A sombre lobby display. Red wooden silhouettes of women with plaques graphically detailing their murders. All killed as a result of domestic violence. Silent witnesses.
Atlantic Ballet Theatre of Canada is making its first visit to Toronto with a very moving work. Ghosts of Violence is choreographer Igor Dobrovolskiy's attempt to give a voice to women killed at the hands of a significant other.
Domestic violence may seem like a strange topic for a ballet, but the powerful project began as a request from the New Brunswick Silent Witness Committee, the organization behind the red silhouettes.
Dobrovolskiy's mandate for his Moncton-based company is story ballets. In recent years he has worked with famed Canadian playwright Sharon Pollock as dramaturge in fashioning scenarios.
The basic storyline of Ghosts of Violence follows a character called She (Anya Nesvitaylo), who's new to the city. She has one relationship with a Young Man (Sergiy Diyanov), but he breaks it up. She then meets He (Leigh Alderson) and true romance blooms. Act one ends on that happy note. Act two is the downward spiral as He shows his violent side. The tragic ending is inevitable.
During the course of the ballet, there are three other duets, all dealing with domestic violence. She is aware of them – but sees it as something that happens to other people. The program contains written monologues telling the stories behind these other couples.
As a choreographer, Dobrovolskiy is not reinventing classical dance. Rather, he uses traditional ballet to tell his stories, manipulating the vocabulary to draw character and relationships. This makes his work very accessible because it looks familiar.
It could be that Ghosts of Violence is his best work to date. Even without reading the program synopsis, the story of She and He is clear. The glory of the ballet are the duets that detail woman as victim.
The story of She and He is told through their bodies and dangerous partnering. She is feisty and attempts to voice her disgust at his drunken behaviour, but He eventually drives her down.
Nesvitaylo is absolutely incandescent. She is a wonderful acting dancer, telegraphing her sweetness and innocence at the beginning, and her growing despair at the end. Alderson is a perfect young-man icon, but a good enough actor to show his violent side.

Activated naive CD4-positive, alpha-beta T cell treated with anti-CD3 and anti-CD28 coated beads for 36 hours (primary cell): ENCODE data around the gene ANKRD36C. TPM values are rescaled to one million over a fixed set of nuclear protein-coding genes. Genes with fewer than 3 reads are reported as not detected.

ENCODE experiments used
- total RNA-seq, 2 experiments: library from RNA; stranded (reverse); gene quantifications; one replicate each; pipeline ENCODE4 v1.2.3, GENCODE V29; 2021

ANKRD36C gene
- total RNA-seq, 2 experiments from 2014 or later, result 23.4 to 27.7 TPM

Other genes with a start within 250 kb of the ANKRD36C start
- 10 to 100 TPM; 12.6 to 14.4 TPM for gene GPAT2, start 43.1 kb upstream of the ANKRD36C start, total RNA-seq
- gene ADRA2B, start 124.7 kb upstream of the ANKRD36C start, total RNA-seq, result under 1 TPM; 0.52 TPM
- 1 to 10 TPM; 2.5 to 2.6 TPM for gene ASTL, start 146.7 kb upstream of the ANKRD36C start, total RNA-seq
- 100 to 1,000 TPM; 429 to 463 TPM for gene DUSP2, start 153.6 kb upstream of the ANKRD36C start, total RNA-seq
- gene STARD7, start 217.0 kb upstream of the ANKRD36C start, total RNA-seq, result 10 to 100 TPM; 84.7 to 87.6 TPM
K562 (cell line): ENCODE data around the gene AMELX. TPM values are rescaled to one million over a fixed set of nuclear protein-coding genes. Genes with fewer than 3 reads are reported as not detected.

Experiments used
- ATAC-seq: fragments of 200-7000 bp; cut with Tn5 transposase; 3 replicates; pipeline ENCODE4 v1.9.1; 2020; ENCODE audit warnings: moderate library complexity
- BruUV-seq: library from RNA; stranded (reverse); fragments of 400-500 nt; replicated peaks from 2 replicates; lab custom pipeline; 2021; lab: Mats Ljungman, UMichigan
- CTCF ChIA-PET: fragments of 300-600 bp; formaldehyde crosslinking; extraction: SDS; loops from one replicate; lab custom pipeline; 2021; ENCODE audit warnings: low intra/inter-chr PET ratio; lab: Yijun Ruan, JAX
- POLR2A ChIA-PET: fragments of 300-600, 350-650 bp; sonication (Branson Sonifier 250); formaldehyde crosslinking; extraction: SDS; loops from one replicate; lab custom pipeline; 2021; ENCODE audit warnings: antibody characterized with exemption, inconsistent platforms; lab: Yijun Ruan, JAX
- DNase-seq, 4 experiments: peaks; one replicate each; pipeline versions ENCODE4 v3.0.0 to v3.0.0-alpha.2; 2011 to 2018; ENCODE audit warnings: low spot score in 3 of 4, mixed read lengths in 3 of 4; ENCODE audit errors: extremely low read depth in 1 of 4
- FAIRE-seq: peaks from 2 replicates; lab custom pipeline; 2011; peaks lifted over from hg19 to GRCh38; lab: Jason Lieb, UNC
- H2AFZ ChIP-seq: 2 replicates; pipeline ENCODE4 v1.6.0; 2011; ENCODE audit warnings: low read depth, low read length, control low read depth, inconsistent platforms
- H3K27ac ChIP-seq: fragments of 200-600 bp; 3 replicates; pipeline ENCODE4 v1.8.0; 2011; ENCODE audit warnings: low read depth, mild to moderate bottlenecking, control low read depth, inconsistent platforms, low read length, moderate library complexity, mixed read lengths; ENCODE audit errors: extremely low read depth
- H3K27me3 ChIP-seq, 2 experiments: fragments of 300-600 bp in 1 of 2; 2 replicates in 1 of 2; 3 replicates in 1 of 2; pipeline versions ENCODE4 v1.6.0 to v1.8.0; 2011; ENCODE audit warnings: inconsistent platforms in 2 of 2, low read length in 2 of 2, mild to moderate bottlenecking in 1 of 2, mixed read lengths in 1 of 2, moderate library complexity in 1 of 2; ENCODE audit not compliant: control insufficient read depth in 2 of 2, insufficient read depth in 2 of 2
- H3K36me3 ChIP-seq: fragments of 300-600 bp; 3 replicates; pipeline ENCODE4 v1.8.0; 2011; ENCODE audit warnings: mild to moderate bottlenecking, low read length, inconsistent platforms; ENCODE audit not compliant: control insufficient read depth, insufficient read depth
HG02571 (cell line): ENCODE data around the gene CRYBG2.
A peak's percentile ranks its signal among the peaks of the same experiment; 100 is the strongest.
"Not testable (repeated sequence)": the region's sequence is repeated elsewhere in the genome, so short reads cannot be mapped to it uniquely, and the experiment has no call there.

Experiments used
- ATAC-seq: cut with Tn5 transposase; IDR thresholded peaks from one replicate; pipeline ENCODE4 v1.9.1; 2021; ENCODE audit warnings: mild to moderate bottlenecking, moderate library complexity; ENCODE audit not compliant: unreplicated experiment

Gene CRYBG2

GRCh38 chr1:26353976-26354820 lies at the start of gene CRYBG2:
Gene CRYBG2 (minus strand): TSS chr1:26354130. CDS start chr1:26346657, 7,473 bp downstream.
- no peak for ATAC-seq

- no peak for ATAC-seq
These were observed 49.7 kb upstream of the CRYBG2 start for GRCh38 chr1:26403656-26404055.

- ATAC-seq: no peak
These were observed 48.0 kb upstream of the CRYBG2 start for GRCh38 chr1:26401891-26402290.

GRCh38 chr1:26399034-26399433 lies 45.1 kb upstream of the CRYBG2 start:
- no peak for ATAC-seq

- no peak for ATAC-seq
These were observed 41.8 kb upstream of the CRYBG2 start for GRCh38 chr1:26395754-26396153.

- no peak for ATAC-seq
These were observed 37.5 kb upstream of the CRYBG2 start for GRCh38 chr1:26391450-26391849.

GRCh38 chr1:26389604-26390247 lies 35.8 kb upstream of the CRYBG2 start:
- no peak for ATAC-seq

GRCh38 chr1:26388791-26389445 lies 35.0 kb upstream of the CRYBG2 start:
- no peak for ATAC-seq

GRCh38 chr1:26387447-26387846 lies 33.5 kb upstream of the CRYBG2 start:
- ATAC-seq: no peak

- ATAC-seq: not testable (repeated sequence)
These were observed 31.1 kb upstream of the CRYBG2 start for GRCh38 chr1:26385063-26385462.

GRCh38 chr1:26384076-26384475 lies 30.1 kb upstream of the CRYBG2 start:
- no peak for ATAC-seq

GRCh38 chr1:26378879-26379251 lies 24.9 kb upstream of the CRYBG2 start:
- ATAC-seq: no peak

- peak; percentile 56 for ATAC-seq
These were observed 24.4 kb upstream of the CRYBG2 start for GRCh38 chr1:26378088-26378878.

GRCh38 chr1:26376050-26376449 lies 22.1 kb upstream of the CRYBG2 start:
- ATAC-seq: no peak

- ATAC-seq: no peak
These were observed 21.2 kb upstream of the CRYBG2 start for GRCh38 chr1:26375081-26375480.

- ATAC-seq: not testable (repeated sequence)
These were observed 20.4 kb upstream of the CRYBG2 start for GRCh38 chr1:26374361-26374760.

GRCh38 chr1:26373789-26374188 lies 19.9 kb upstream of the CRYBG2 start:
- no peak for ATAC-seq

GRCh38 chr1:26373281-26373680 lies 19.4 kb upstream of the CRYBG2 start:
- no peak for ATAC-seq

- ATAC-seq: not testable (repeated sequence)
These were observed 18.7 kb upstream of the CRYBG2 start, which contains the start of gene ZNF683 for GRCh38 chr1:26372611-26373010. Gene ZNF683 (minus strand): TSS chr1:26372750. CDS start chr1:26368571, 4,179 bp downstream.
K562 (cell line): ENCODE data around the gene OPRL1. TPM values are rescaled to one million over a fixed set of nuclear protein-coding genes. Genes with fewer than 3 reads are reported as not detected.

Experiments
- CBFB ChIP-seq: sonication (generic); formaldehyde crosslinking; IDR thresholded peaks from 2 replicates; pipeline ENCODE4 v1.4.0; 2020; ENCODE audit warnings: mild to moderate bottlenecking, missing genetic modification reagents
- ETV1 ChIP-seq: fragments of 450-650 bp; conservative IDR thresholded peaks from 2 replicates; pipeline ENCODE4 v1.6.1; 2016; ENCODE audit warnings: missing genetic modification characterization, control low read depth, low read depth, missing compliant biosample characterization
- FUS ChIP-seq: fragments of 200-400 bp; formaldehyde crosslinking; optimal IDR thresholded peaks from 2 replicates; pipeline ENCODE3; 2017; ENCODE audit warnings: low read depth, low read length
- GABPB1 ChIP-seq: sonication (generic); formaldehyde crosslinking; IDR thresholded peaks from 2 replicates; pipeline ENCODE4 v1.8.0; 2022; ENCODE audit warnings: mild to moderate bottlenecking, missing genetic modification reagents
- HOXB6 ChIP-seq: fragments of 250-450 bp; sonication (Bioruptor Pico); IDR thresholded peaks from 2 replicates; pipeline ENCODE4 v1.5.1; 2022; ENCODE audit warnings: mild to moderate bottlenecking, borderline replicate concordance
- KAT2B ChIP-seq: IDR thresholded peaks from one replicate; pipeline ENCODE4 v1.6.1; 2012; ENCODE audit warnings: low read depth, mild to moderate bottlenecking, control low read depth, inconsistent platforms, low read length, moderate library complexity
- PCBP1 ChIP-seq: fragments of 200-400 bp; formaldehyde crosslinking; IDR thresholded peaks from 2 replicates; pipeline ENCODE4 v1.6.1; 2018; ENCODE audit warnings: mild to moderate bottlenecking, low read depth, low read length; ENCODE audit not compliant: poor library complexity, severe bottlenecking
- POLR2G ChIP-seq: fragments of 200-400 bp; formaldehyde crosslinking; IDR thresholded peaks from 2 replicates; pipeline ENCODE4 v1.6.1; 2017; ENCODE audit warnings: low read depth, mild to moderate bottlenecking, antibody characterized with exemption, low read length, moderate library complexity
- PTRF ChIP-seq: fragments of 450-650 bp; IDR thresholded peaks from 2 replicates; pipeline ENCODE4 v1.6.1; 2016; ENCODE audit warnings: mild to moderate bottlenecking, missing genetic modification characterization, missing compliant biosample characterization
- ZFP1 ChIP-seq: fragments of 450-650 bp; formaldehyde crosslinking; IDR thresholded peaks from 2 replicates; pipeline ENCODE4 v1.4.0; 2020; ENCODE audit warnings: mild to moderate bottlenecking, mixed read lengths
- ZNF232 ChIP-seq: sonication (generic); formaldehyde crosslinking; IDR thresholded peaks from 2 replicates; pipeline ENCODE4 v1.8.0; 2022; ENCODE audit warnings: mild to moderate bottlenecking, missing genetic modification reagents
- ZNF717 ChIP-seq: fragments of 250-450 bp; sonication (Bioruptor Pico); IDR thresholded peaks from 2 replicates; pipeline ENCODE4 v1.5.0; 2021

The other three duets use a physical prop as a symbol of oppression. With Lady M and her Partner (Janie Richard and Kyle Davey) it is a chair. Lady B (Samantha-Jane Gray) is caged by her Partner (Anton Lykhanov) with two rolling screens. In the duet of the upper-class couple, Lady T and Partner (Olena Zahkarova and Diyanov again), it is a table.
The physical images are very strong. Lady M's hands stretching out through the slats of the back of the chair in a plea for mercy. Lady B's body crushed between the two screens, only her lolling head hanging free. Lady T pinned to the underside of the table like a dead butterfly. And in contrast, the tender, sweet duet between She and He that closes the first act.
One of Dobrovolskiy's finest achievements is making male dancers look mean. His does this through clenched fists, angular arms and stamping feet. The women are positioned in awkward and difficult lifts.
He also pinpoints specific movement on the part of the men to hit the instrumental accents, so there is action reinforced by music. As always, Dobrovolskiy has fashioned a fit-like-a-glove score from classical music (Rachmaninoff, and Shostakovich for the lighter scenes, and raw and edgy Schnittke for the dark side).
Brian Perchaluk has designed five screens for Adam Larsen's brilliant video projections. The latter are all abstract, yet telling. For example. Lady B's duet is accompanied by pictures of wallpaper, but by the end of the piece, the wallpaper is cracked and peeling. A single hand then crushes a tomato, the juice running down the arm as she is choked by the chair.
Denis Lavoie's costumes are clever. We know Lady T is upper class because of her spangled dress top. The character She is pert in briefs and top. Lady M's simple dress puts her in working class, while Lady B is fashionable middle class. Pierre Lavoie has worked his usual magic with the lights.
With strong theatrical values, expressive choreography and committed dancers, Ghosts of Violence makes for a poignant dance experience.
Ghosts of Violence
- Atlantic Ballet Theatre of Canada
- Choreography by Igor Dobrovolskiy
- At Bluma Appel Theatre in Toronto on Thursday
Ghosts of Violence is performed in Toronto on May 26 at 7:30 p.m., and will be touring next season to Nova Scotia, Newfoundland, Saskatchewan and Alberta.